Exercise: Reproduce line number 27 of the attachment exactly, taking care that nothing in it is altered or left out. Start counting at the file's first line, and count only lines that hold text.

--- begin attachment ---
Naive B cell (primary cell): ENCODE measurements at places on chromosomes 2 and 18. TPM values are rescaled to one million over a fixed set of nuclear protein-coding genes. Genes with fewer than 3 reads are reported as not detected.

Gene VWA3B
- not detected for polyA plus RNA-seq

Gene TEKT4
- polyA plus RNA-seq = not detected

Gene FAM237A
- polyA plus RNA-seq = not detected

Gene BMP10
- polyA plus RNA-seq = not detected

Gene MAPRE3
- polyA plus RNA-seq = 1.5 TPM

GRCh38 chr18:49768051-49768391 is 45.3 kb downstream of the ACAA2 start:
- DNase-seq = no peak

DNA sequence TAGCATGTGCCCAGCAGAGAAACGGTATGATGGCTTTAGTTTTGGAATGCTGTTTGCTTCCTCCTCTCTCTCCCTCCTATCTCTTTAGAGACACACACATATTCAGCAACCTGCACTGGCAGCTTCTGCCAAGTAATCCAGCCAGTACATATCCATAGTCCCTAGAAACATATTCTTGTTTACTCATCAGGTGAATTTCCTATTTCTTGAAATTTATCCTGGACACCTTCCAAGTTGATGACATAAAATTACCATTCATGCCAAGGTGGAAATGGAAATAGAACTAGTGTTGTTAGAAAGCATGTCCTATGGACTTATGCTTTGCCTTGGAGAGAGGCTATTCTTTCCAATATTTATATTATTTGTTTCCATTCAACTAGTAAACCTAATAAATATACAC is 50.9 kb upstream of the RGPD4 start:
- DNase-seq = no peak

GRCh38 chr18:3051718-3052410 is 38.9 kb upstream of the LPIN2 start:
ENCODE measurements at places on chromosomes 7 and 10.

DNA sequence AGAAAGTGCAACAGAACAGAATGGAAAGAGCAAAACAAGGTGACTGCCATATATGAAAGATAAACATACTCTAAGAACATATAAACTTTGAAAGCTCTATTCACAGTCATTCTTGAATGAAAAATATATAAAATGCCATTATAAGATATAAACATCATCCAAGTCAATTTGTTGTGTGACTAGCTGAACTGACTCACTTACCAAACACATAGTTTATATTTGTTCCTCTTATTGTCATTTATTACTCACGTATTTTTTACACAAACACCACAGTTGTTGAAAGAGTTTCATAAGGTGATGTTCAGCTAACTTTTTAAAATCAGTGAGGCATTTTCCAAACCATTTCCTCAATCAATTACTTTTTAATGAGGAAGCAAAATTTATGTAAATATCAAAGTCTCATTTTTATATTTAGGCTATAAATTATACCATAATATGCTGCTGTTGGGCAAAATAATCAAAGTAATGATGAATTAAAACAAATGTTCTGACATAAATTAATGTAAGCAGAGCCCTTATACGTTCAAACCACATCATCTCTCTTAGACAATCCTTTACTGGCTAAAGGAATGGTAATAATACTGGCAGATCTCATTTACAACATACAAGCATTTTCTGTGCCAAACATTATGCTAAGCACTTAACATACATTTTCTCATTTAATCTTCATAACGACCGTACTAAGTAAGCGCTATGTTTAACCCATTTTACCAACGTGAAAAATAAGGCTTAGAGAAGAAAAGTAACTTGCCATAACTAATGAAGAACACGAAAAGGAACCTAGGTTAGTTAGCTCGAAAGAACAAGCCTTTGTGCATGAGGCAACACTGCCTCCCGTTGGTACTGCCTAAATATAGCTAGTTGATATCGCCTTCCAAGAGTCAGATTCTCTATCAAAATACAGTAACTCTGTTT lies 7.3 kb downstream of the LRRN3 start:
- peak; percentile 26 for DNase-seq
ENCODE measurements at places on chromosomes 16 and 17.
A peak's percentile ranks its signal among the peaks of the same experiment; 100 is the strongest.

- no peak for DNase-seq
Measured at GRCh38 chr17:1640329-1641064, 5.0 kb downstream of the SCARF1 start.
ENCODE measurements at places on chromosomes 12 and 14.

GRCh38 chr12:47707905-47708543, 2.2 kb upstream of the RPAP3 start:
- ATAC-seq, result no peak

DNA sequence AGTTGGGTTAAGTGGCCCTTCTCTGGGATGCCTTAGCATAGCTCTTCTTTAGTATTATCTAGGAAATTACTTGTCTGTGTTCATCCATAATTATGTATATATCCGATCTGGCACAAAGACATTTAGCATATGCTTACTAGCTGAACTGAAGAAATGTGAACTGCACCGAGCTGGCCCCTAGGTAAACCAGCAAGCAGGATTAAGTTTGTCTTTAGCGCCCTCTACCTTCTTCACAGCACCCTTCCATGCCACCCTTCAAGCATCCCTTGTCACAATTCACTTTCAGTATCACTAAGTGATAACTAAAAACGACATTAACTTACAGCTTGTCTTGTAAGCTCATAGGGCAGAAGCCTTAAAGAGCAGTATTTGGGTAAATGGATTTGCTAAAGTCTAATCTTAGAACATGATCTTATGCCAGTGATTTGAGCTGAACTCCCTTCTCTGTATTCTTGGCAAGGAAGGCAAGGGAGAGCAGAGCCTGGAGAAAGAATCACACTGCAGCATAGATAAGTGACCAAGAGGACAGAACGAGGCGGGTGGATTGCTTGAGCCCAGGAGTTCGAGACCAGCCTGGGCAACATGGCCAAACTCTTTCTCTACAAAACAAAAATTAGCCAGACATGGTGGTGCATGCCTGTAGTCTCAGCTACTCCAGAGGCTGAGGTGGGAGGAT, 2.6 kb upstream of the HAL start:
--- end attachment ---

DNA sequence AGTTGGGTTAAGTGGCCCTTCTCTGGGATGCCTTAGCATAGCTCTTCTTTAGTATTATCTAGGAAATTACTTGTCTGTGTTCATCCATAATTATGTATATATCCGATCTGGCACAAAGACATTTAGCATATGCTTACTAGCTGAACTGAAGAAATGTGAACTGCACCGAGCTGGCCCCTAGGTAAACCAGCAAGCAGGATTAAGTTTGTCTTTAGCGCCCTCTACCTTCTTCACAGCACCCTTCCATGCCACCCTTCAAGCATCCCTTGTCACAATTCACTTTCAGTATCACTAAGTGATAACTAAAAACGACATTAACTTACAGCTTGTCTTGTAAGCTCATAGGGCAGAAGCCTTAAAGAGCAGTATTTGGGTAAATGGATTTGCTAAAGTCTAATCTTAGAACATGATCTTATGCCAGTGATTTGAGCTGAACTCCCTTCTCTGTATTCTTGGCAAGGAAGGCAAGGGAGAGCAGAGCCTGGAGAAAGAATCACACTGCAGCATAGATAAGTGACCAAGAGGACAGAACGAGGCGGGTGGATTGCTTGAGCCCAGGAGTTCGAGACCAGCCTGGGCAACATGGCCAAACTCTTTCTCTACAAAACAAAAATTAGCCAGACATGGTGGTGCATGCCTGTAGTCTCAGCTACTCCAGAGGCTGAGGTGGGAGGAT, 2.6 kb upstream of the HAL start: